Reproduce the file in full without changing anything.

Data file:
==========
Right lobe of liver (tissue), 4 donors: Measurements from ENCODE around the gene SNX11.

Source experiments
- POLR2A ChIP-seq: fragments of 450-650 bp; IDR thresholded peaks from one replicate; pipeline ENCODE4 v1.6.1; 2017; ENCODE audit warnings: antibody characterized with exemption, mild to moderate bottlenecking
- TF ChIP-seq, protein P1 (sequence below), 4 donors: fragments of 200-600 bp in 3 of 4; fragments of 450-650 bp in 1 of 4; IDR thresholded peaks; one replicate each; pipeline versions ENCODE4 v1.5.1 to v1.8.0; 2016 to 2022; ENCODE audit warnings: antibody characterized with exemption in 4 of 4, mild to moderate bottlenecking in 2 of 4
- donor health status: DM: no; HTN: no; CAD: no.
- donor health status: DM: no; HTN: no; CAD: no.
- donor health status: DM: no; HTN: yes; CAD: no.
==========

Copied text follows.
Right lobe of liver (tissue), 4 donors: Measurements from ENCODE around the gene SNX11.

Source experiments
- POLR2A ChIP-seq: fragments of 450-650 bp; IDR thresholded peaks from one replicate; pipeline ENCODE4 v1.6.1; 2017; ENCODE audit warnings: antibody characterized with exemption, mild to moderate bottlenecking
- TF ChIP-seq, protein P1 (sequence below), 4 donors: fragments of 200-600 bp in 3 of 4; fragments of 450-650 bp in 1 of 4; IDR thresholded peaks; one replicate each; pipeline versions ENCODE4 v1.5.1 to v1.8.0; 2016 to 2022; ENCODE audit warnings: antibody characterized with exemption in 4 of 4, mild to moderate bottlenecking in 2 of 4
- donor health status: DM: no; HTN: no; CAD: no.
- donor health status: DM: no; HTN: no; CAD: no.
- donor health status: DM: no; HTN: yes; CAD: no.